In its analysis of the bill, NumbersUSA, a group that advocates for less immigration, argues that the bill would create a new hearing process — a 235B” proceeding — for unaccompanied alien children (UAC) who do not express a credible fear of persecution, are not victims of trafficking, and do not volunteer to return to their country of origin (which presumably will include a great deal of them). The 235B proceeding must be completed before the standard removal process would begin.

The 235B proceedings would require that the UAC be brought before an immigration judge within seven days, at which point the judge would have 72 hours after the hearing to issue a ruling. If the UAC did not show up to the hearing, the federal government would only be allowed to deport the child, as a legal matter, in absentia if the government proved by a preponderance of evidence that the alien was at fault for his or her absence.

Additionally, NumbersUSA alleges that any of the illegal immigrant children who were previously issued a Notice to Appear for a removal proceeding between January 1, 2014, and the date of the bill’s enactment would be granted a second chance at admission to the U.S. via a 235B proceeding. This second chance would be granted regardless of whether the UAC has been deported, ordered removed, or is no longer a minor.

The 235B proceedings will be conducted by 40 immigration judges who will be chosen by the attorney general and Department of Homeland Security from a pool of retired immigration judges, current immigration judges, administrative-law judges, and magistrate judges. The 40 judges designated to work the 235B proceedings will remain in effect until the attorney general and DHS decide the humanitarian crisis at the border has ended.

The report concludes that the spending the House proposes would be $40 million greater than the offsets provided in the bill. The analysis also reports the bill allocates $40 million for the State Department to give in aid to Central America.    

The Limits of Compassion


Concern for the poor is laudable and indeed morally obligatory, but Republican politics, I argue, needs to be built on the sturdier basis of self-interest.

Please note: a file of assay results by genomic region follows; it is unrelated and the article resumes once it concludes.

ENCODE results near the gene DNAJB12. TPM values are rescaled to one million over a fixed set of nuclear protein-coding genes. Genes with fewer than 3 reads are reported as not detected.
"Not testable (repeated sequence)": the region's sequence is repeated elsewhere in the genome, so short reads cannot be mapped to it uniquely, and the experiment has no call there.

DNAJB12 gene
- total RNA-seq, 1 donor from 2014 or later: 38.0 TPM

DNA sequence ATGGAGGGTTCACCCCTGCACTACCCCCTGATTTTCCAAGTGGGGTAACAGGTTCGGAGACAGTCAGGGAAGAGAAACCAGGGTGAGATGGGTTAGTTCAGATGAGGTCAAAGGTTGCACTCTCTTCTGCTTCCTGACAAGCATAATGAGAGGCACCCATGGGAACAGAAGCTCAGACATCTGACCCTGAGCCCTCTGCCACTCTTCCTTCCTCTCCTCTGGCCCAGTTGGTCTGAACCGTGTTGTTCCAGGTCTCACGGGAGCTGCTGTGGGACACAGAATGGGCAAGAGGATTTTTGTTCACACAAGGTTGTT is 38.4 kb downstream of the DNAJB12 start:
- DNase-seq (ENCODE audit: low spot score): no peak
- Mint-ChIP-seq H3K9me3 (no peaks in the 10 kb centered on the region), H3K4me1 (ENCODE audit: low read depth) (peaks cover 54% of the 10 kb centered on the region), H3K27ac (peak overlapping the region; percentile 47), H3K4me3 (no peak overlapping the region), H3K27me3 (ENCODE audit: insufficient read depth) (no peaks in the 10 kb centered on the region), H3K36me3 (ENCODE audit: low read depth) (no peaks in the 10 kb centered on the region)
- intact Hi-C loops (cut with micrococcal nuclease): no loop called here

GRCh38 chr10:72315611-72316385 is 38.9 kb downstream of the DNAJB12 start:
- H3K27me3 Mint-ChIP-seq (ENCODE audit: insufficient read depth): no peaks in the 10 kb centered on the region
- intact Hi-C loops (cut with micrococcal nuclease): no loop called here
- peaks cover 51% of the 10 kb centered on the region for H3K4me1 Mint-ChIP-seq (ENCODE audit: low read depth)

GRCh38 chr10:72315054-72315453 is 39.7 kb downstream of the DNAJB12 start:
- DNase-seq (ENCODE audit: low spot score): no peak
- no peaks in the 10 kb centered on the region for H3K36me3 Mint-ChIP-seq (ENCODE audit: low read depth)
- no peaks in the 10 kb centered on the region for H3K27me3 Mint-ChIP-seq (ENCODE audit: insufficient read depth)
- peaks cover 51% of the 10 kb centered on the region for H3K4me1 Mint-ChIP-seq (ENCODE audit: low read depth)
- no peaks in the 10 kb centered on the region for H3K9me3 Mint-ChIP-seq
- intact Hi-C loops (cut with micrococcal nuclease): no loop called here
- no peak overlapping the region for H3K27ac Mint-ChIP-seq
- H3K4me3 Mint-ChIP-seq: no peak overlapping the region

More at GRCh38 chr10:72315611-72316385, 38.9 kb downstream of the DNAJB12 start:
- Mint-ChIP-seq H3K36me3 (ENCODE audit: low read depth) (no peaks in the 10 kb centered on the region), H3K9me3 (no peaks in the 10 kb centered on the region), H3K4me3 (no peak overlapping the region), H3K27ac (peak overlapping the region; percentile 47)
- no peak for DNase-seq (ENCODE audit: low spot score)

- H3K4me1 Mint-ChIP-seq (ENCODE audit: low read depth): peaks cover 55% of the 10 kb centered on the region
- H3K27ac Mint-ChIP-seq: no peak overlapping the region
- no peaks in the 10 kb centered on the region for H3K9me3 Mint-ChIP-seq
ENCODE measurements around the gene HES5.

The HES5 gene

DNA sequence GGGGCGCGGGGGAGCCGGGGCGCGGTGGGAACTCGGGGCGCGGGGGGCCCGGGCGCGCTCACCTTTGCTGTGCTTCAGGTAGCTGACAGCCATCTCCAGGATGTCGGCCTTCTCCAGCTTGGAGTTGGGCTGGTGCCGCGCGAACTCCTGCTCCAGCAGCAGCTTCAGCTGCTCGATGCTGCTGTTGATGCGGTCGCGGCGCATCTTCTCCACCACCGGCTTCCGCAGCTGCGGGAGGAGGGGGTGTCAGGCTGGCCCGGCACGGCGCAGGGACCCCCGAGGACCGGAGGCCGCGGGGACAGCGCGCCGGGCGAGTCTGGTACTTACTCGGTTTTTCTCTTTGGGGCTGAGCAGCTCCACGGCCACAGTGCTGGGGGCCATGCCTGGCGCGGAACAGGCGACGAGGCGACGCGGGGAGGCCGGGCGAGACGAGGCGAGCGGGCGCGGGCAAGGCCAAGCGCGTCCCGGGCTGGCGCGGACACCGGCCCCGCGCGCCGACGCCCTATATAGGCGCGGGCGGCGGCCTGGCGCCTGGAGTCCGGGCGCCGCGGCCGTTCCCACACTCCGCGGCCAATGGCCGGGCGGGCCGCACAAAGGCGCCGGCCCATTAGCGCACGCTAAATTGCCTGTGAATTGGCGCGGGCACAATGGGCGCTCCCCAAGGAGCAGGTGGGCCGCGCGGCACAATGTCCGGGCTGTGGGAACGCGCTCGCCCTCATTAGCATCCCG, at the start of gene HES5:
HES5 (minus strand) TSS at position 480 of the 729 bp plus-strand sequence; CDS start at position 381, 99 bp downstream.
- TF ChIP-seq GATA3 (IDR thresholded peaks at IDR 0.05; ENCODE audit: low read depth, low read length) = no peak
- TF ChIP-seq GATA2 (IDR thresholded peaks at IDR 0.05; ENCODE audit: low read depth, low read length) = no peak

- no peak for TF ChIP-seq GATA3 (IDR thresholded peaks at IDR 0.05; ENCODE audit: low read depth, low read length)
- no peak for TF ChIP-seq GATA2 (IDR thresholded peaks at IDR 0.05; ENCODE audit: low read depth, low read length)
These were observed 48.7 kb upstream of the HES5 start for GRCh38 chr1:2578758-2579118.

Krauthammer’s Take: Amnesty via Executive Order an Impeachable Offense, but Impeachment Would Still Be Political Suicide


Talk of impeachment is a “concoction of Democrats,” but that doesn’t mean there isn’t a grander strategy by the White House and its congressional allies, Charles Krauthammer warned.

On Tuesday’s Special Report, he speculated that the Obama administration may be trying to exhaust the idea of impeachment and “softening people up for” when the president uses executive action to grant legal status and work authorization to millions of immigrants in the country illegally. Such an action would be “clearly lawless and it would be biggest domestic overreach of a president in memory” and “an impeachable offense,” he said.

But if Obama did go ahead with his amnesty-by-fiat plan, Krauthammer still thinks impeachment wouldn’t work. “I would be 100 percent against impeachment because it’s political suicide,” he said.

‘Quick, Can You Think of Another Way to Write a Subject Line with “Impeachment” in It?’


Bereft of many ways to take the House back from Republicans, the Democratic National Committee has been doing its best to raise money off the non-possibility that House Republicans are about to bring articles of impeachment against the president. To wring what they can out of it, they’re getting creative:




He felt that he would find it,
Find it yet –
The clarity he sought
With all his breath.

And when he had found it?
Why did he grieve?
And why did he find it
So hard to breathe?

— This poem appears in the August 11, 2014, print edition of National Review.

Giving Hillary Credit? Nah.


Jay, I didn’t mean to give Hillary credit. Quite the reverse. I drew attention to her praise of Bush merely as evidence that she apparently feels a need — can’t imagine why — to distance herself from Obama’s rolling foreign policy disasters. My point is that, try as she doubtless will, to portray herself as the hard-headed one in the first Obama administration who simply wasn’t heeded, the truth is that her foreign policy judgments are just as appalling as the president’s. In the column, I mentioned her comments on Charlie Rose 10 days ago or so, in which she recommended using Turkey and Qatar as “interlocutors” in the Israel/Hamas war — precisely what John Kerry proceeded to do to nearly universal disgust. 

As if that weren’t enough, we now learn that she told an interviewer that Hamas puts its missiles in schools and homes because “Gaza is pretty small.” 

Those who imagine that Hillary is something different — and I suspect many American Jews are in this category — are deluding themselves. But that’s an old story as you know so well.

Mike Pence Learned HHS Was Dumping Migrant Children in His State from the Press, Not HHS


Indiana governor Mike Pence said he first learned the federal government had placed 245 unaccompanied alien children in Indiana through media reports.